Traditionally, the software industry has operated on a perpetual license model, where clients paid once and had lifetime access. But in recent years, the shift to SaaS models has taken the industry by storm, converting those perpetual licenses into recurring subscriptions.

The move makes sense for both clients and vendors. On the client end, the subscription rate lowers the barrier to entry. It’s easier to justify taking a risk on a new software when you can pay a lower price, try it out for six months or a year and cancel if it’s not worth the investment. On the vendor end, this lower barrier to entry yields a bigger customer pool, and the recurring payment model leads to more revenue predictability and higher profits as clients invest more over several years to maintain their subscription than they would have to purchase the license outright.

These advantages, and more, have led to widespread adoption of SaaS models among software vendors. In fact, Gartner predicts that by 2020, all new entrants to the field and 80 percent of existing software vendors will offer subscription-based models. It makes sense. After all, there’s a lot to love about the simple subscription model.

But subscription models have their limitations, too. We wrote recently about TechCrunch’s Danny Chrichton’s tirade against the “subscription hell” of the digital media landscape. His main complaint was that subscriptions are always positioned as all-or-nothing access. While he’s particularly referring to digital media paywalls, this gripe reflects the primary challenge of the SaaS simple subscription model as well.

When each customer pays one lump sum for full access to a software, two big things happen:

  • The vendor’s earning potential is capped at that particular sum.
  • The customer may not feel as though the value of the software is worth the subscription price, particularly if there are features he or she is paying for but not using.

When a vendor’s revenue is maxed out and customers are unconvinced of the value of the product, growth is likely to slow and stagnate. The solution? Increase your revenue potential and improve customer engagement through usage-based billing.

What Is Usage-Based Billing?

Also known as consumption-based billing, usage-based billing models couple basic subscription services with additional, pay-as-you-go offerings, and they can take on a variety of structures, from simple usage fees, where it’s a flat rate per use, to more sophisticated rating models, where the variable rate can be dependent on factors like location, group usage, and company negotiated rates.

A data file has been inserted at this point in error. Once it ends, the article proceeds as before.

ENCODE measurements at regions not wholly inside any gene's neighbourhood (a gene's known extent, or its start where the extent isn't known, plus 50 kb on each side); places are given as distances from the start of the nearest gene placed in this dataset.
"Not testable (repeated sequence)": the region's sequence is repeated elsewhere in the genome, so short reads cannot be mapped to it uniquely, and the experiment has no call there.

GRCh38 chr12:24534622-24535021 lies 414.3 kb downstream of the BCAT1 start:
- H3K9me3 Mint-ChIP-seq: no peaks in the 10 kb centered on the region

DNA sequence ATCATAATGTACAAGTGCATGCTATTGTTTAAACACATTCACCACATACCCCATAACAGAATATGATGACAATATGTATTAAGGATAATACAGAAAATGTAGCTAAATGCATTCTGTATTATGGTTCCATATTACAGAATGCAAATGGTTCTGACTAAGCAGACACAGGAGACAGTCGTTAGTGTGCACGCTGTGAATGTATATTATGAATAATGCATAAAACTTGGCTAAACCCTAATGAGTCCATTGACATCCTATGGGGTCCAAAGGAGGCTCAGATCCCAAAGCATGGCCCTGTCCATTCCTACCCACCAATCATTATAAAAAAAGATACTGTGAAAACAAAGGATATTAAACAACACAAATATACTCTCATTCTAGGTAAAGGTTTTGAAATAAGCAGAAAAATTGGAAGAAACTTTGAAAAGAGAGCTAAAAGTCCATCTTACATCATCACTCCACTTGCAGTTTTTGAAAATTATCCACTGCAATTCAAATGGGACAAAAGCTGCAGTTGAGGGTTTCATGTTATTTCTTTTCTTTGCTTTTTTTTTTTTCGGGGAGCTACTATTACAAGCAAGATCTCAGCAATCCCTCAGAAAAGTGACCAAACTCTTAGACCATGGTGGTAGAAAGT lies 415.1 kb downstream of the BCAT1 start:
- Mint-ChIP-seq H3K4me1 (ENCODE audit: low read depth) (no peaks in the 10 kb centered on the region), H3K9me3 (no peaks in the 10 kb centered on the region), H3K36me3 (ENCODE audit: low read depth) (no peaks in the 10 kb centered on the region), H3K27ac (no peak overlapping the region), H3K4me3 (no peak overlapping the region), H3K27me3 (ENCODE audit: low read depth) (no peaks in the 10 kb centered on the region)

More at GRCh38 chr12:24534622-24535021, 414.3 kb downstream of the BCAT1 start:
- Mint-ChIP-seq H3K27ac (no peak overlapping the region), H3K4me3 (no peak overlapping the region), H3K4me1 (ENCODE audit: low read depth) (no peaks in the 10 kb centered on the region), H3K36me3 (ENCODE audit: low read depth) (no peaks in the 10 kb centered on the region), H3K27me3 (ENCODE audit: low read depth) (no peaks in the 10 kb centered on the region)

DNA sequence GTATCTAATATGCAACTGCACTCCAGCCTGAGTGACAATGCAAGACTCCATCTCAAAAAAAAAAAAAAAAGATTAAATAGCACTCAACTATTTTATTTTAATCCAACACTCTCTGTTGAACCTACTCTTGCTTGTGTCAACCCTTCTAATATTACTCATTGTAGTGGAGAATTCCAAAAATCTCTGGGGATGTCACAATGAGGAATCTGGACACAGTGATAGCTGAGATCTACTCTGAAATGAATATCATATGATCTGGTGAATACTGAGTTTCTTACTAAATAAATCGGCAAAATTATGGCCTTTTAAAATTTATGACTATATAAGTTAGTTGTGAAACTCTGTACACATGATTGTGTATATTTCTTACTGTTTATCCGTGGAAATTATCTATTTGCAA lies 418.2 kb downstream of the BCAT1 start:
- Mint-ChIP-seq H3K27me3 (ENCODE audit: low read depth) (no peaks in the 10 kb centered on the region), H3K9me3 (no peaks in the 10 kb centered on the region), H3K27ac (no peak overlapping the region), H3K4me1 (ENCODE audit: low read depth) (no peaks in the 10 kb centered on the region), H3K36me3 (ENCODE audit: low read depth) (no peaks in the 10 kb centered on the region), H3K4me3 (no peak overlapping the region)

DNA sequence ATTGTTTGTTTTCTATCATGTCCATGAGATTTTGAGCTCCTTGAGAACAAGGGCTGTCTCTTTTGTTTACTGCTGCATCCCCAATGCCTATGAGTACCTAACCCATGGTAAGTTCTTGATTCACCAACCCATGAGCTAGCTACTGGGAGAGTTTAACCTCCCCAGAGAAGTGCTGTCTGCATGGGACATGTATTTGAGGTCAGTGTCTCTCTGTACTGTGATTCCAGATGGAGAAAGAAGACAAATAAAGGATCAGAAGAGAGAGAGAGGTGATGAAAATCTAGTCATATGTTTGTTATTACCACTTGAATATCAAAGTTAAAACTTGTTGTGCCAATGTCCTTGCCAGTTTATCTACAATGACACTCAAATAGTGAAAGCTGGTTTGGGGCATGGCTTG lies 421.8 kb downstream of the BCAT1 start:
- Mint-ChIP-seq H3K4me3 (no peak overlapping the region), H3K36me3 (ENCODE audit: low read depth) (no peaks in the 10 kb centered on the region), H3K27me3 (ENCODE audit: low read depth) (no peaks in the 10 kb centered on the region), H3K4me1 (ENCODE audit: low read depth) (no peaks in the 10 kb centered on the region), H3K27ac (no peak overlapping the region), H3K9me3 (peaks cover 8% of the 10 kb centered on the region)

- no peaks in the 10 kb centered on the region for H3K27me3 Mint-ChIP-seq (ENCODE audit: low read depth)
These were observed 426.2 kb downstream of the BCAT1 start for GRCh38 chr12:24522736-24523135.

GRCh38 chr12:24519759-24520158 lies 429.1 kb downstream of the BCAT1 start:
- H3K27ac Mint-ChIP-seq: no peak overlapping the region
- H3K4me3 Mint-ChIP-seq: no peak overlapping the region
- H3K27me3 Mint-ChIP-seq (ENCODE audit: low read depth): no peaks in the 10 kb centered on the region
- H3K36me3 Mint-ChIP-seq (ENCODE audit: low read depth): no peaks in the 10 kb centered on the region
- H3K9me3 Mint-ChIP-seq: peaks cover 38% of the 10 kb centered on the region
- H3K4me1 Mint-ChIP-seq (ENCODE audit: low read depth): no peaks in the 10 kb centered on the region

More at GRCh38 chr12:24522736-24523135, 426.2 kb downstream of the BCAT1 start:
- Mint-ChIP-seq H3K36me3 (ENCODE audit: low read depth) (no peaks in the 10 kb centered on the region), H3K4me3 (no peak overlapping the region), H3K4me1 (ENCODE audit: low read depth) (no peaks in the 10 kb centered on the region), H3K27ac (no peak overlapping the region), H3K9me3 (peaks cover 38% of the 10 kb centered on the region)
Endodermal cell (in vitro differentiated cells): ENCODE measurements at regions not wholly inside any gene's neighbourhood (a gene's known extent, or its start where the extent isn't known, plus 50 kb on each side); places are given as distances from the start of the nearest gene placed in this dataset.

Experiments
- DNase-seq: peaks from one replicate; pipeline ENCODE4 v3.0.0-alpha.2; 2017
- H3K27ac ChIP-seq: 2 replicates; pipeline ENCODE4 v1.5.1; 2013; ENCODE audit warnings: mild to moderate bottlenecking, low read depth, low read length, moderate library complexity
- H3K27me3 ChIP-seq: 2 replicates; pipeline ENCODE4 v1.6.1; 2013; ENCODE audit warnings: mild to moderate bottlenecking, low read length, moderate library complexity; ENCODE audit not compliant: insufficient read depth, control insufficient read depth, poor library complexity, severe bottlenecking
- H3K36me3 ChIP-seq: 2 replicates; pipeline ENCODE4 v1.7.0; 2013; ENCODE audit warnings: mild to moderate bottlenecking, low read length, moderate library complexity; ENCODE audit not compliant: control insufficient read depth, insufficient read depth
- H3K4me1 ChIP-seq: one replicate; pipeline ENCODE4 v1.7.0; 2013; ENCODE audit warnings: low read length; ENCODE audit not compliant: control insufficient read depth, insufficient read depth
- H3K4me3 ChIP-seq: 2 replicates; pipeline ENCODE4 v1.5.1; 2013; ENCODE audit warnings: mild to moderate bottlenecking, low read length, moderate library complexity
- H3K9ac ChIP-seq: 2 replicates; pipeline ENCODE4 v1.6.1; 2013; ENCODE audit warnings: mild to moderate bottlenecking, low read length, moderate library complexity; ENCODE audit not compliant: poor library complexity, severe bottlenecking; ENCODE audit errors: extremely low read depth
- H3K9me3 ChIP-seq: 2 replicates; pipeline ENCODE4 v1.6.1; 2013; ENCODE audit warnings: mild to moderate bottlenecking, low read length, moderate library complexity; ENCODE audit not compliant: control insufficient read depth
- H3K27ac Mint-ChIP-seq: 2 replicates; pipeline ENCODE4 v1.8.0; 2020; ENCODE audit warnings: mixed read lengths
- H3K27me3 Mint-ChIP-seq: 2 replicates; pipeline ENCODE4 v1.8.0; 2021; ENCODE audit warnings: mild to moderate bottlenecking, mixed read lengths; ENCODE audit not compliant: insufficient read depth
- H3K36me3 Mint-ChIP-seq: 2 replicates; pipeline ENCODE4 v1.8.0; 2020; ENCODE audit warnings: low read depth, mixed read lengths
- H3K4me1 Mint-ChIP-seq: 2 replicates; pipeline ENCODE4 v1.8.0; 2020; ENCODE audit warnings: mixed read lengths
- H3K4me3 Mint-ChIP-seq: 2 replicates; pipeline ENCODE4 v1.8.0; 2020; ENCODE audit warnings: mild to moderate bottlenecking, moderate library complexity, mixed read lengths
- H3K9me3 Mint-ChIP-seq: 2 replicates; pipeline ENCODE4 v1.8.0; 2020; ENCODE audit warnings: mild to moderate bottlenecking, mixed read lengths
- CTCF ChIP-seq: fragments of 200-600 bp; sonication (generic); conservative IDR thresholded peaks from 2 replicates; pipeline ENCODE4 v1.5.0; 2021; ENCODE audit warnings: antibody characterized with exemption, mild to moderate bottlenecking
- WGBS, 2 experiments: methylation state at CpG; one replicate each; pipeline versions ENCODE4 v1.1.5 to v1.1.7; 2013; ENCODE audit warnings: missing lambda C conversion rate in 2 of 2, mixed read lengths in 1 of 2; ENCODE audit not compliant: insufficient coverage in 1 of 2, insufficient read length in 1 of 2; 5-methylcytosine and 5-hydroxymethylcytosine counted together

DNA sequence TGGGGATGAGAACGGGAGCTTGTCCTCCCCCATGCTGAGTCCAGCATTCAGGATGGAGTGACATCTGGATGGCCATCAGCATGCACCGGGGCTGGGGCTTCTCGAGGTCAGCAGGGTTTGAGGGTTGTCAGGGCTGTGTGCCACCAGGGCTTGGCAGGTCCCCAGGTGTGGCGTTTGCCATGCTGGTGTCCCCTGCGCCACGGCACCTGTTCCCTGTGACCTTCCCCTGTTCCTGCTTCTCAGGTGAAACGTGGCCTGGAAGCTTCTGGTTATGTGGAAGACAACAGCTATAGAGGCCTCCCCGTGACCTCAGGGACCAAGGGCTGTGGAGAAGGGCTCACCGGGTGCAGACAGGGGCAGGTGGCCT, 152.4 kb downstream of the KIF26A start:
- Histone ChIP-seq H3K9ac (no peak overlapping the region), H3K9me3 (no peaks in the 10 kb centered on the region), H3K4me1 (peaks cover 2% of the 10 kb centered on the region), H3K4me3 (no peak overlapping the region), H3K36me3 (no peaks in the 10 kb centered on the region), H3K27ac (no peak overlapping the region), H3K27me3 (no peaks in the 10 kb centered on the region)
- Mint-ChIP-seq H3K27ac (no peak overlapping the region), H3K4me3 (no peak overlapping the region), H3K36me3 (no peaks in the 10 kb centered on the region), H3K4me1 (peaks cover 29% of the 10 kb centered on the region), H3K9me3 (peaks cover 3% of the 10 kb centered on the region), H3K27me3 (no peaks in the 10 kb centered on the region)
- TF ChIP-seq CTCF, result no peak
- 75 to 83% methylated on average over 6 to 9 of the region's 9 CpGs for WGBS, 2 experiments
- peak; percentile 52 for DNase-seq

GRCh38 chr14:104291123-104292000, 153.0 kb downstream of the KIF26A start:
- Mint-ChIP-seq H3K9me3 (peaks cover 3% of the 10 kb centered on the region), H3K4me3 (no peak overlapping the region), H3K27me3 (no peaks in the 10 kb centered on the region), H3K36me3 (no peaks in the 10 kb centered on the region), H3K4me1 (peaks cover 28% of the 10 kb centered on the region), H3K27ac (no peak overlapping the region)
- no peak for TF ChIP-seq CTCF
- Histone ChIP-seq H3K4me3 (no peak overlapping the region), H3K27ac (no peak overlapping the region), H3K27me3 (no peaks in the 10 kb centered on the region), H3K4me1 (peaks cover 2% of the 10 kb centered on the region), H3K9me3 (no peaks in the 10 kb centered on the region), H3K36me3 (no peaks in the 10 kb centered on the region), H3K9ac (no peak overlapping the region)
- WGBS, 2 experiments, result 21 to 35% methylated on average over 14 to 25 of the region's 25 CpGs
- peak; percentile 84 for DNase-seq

Forward-thinking B2B SaaS companies have been doing this for years. They have a subscription for the commonly used packages and allow the company to use other software packages at usage-based rates, enabling the company to try new software packages without having to pay a subscription rate. Forrester reports that 84 percent of companies are currently leveraging usage-based pricing or plan to within the next two years.

So why make the switch?

3 Advantages to Usage-Based Billing

There are many reasons for SaaS companies to add usage-based offerings to their traditional subscription models, with advantages for both vendors and customers. Here are three key benefits:

Increase Revenue Opportunities

With simple subscription models, the revenue growth chart looks more or less like a straight line, with every new customer adding the same amount of revenue per month. Offering usage-based add-ons, however, allows companies to take advantage of that predictability while still taking advantage of additional earnings opportunities. When customers can “pay as they go” for additional features and functions on top of the base subscription, the vendor can bring in more revenue, and that growth chart becomes much more exciting.

Attract and Retain Customers

“If you have a customer that has specific needs, why would you want to turn away their business by saying ‘sorry, this is the only way we can sell?”

  • Jim Gearhart, Senior Director of Sales and Marketing IT, Zendesk

On the customer side, usage-based models offer two key benefits. First, they further lower the cost of entry, allowing potential customers to “test drive” key features and components of a vendor’s software—paying for only what they use—before they commit to a full subscription. This allows SaaS vendors to attract companies that may be more risk averse by letting them try before they buy.

Second, usage-based billing gives customers the flexibility to choose packages and pricing models that match their needs and allow them to see exactly what they’re paying for in any given period. Recent research from Key Bank finds that less than 30 percent of SaaS companies are meeting their customer retention goals, but usage-based billing could be the advantage they need to increase those numbers.

Gain Detailed Insights to Maintain a Competitive Edge

Finally, usage-based models give vendors much deeper access to customer usage insights. Whether a vendor is market testing out a potential new feature or planning to repackage existing capabilities, usage data paints a clear picture of how much customers value each product feature, which ones they might be willing to pay a premium for and which ones aren’t worth the vendor’s further investment in time or resources.

This level of transparency allows businesses to respond faster to customer needs and market shifts, releasing new features and repackaging existing ones to more effectively serve customers and stay ahead of the competition.

For SaaS companies, usage-based billing offers a huge competitive advantage. If your organization is ready to adapt its simple subscription models to improve revenue potential and customer engagement, take a tour of the Gotransverse platform today, and call us to schedule your complimentary, personalized demo.